One by one the older, historic beach homes are being sold and changing hands at prices seemingly justify a tear down and rebuild. Recently the 753 sq/ft beach bungalow located at 320 8th in Seal Beach street sold amongst it’s towering neighbor properties for $600,000. While that price may seem “spendy”, consider the homes on either side have a market value more then twice that.
So then, does is make sense for the buyer of a property such as 320 8th St to maintain the current residence as a beach cottage, or tear it down to build a trophy home? Consider the well maintained interior condition of this quaint beach residence. It brings charm to one of the more redeveloped neighborhoods in town. Should that be taken into consideration for preservation?
Of course the neighbors surely have an opinion of how an aging and arguably, functionally obsolete, bungalow effects the value of their million dollar investments. You’ve heard people postulate about it over coffee at Main Street cafes, the “old home” in the neighborhood hurting the value of their remodeled masterpiece.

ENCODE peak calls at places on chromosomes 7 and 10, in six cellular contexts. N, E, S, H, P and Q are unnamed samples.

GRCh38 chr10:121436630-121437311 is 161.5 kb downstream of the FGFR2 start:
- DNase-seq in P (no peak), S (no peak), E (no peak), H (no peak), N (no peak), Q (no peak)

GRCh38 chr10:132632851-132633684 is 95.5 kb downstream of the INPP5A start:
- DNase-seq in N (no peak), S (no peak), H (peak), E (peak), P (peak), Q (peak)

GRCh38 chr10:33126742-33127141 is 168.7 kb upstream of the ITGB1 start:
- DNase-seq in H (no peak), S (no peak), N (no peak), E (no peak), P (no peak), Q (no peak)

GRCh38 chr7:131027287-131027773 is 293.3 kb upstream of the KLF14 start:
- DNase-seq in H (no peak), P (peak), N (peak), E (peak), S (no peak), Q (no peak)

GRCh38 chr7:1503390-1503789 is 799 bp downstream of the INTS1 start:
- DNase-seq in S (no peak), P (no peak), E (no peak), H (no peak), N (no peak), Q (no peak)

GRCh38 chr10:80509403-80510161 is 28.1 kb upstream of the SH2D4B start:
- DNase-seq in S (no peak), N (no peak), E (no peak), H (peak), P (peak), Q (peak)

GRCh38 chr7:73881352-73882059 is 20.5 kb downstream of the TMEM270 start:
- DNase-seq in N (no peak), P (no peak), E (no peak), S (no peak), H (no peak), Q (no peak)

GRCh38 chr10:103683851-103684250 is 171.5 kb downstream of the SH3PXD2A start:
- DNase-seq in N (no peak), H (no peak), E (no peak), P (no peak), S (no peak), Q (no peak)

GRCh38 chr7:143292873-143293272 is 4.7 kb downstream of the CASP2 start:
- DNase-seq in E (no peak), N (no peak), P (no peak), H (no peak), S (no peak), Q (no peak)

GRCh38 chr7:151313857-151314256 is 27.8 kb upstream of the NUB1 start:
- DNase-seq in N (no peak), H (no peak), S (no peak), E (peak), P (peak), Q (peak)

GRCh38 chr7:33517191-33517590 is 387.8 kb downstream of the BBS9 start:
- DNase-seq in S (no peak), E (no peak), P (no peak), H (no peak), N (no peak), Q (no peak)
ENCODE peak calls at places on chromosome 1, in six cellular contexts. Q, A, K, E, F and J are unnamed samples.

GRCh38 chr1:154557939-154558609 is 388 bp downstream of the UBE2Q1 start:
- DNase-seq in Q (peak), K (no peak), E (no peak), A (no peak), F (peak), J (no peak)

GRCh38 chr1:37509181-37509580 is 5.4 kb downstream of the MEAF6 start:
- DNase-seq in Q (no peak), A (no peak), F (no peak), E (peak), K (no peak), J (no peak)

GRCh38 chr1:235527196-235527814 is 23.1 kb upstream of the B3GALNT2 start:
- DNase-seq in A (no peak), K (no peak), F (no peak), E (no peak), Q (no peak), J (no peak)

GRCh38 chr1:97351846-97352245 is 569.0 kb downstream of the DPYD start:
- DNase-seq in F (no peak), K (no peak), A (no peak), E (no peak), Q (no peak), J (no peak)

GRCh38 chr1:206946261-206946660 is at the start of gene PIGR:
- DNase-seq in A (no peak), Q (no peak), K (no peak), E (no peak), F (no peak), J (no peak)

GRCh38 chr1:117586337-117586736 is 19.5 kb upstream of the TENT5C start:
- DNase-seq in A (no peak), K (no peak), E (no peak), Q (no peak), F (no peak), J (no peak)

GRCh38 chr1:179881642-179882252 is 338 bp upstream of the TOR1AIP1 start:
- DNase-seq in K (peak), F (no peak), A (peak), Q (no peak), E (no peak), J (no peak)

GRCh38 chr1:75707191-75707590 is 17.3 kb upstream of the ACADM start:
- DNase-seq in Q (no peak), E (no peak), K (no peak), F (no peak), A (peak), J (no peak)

It’s no secret that the lower prices are attracting buyers that want to scoop up a slice of beach paradise at a bargain. Since June 1st, three other homes similar in size and price have sold bringing with them improvements and change. Dare we guess at what this will mean for the landscape of our seaside community in the next five years?
Preserving our “Mayberry by the Sea” way of life is unquestionably what distinguishes Seal Beach from it’s northern & southern beach city neighbors. The beach cottage way of life that still persists in Old Town possesses nostalgia that lures people in that wish for it to remain that way.
I’m interested to know how you feel about preserving these pieces of Seal Beach history? Leave your thoughts to this question below…